Last updated Friday, June 17 2022. Created Friday, June 17 2022.
Dance Dance Danseur
(Nine episodes watched):|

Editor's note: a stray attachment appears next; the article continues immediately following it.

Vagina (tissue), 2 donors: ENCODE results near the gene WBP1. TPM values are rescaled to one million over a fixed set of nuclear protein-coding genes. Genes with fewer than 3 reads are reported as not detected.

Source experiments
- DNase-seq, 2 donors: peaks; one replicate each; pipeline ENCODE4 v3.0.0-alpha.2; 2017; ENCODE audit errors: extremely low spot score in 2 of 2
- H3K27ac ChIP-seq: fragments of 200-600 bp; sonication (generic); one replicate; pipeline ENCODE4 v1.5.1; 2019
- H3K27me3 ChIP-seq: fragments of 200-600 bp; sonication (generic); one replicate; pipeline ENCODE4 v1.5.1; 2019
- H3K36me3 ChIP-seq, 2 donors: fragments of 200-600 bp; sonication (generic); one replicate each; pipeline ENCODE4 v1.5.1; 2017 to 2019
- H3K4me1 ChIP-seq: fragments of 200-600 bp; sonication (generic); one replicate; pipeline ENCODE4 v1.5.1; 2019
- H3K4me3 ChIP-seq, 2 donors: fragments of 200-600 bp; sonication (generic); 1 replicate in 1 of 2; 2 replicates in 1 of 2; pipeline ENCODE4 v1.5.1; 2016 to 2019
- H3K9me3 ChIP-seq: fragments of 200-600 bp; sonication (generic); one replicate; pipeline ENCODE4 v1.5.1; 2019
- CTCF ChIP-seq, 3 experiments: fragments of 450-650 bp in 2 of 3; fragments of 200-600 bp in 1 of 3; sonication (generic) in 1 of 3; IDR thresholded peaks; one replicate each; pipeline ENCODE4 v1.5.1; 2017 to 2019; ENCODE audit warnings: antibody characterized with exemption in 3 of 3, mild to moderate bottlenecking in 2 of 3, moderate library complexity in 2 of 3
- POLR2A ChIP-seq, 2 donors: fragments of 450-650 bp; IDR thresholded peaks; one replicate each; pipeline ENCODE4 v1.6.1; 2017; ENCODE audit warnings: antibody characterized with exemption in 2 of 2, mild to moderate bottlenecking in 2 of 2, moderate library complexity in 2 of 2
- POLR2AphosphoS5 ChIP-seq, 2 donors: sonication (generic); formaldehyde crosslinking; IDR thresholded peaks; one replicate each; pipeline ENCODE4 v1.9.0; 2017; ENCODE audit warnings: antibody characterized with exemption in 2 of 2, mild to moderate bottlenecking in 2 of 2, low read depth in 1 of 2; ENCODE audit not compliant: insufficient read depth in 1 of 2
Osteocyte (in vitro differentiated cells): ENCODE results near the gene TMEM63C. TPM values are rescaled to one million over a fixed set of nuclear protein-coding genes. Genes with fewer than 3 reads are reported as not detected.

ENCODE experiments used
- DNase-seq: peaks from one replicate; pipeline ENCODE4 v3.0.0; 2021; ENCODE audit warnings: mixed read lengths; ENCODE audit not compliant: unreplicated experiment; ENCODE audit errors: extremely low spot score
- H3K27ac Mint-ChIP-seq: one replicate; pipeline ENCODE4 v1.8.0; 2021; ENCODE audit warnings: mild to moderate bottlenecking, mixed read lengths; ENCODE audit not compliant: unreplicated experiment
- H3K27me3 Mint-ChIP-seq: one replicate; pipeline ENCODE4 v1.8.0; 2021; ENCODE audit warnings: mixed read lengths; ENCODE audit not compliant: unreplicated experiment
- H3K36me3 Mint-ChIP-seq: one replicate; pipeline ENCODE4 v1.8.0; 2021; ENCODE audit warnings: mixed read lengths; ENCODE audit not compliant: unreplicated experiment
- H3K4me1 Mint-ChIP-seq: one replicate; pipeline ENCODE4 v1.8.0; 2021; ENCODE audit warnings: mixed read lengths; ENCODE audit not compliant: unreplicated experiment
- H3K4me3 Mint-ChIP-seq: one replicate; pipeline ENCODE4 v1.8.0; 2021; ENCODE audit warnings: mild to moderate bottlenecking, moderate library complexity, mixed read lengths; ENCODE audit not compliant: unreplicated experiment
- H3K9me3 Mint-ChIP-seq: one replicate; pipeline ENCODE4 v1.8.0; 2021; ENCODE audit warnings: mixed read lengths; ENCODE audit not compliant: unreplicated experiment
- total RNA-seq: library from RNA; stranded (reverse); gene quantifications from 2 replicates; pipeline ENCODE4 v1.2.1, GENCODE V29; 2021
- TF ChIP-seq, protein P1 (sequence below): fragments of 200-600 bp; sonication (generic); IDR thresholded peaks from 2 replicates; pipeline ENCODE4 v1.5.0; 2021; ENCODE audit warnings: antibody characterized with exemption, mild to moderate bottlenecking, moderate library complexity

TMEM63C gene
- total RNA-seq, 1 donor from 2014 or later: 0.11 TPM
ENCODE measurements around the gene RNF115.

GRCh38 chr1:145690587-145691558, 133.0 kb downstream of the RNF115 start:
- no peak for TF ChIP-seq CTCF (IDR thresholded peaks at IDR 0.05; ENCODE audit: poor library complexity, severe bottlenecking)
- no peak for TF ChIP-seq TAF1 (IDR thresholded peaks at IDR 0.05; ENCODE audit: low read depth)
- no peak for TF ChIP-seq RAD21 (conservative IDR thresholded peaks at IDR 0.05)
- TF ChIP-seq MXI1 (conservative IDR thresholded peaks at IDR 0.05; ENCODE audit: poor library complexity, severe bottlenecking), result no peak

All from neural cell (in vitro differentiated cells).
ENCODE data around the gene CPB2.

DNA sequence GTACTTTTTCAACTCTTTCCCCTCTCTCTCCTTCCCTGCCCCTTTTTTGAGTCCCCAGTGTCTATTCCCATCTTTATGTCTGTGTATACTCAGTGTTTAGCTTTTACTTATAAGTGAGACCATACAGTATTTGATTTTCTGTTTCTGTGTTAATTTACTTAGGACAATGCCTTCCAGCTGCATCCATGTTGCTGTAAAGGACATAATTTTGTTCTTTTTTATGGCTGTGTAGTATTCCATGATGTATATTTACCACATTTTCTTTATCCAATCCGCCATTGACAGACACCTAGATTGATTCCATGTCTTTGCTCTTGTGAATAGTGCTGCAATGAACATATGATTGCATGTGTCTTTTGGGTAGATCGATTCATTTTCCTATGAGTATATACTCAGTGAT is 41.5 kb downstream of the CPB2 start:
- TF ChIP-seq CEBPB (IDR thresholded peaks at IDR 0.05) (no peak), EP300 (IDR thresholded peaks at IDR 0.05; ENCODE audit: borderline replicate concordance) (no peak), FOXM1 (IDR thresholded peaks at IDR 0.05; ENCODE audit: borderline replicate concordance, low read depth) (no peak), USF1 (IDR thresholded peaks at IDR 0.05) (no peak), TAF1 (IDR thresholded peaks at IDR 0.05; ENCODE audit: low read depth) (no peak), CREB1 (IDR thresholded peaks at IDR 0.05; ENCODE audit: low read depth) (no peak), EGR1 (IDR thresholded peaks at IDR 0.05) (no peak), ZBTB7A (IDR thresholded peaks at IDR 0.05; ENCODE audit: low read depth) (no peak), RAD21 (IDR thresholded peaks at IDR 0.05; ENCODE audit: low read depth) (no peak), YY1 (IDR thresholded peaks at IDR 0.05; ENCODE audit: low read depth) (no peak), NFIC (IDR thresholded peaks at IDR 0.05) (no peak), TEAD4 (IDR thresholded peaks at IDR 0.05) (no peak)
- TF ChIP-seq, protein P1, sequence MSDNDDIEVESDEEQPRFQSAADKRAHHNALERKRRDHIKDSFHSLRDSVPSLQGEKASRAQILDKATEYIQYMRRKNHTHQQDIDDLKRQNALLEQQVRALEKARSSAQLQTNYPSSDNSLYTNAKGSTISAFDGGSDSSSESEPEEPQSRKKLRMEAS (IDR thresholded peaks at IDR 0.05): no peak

Episode one of D3 left me modestly interested. It can't be easy for a guy--and one who looks sort of effeminate and is sometimes mistaken for a girl--to embrace the 'sissy' art form of Ballet. I hope he really does have some issues that he will overcome rather than this just being a ganbare sort of story. The humor is sublime and more effective than that of most anime. The only problem I had was the mixed signals Junpei is sending us; he must actually love ballet (even if he hasn't fully realized it himself), since he will need that degree of committment to succeed as a dancer. But he insists he isn't really interested. He has the extraordinary good luck to meet Miyako's mother, Suou; Junpei has heard the name before, but doesn't recall the connection--I bet she's a famous ballerina herself. But would she tolerate anyone who wasn't 110% committed to the art, even if he has great physical potential? There may be a romantic triangle building as Suou knows another gray-haired teenage dancer (her son? Miyako's brother?) who she warns to be wary of this up-and-coming competitor. It's too soon to say how sophisticated and engaging this show will get, but so far, so good.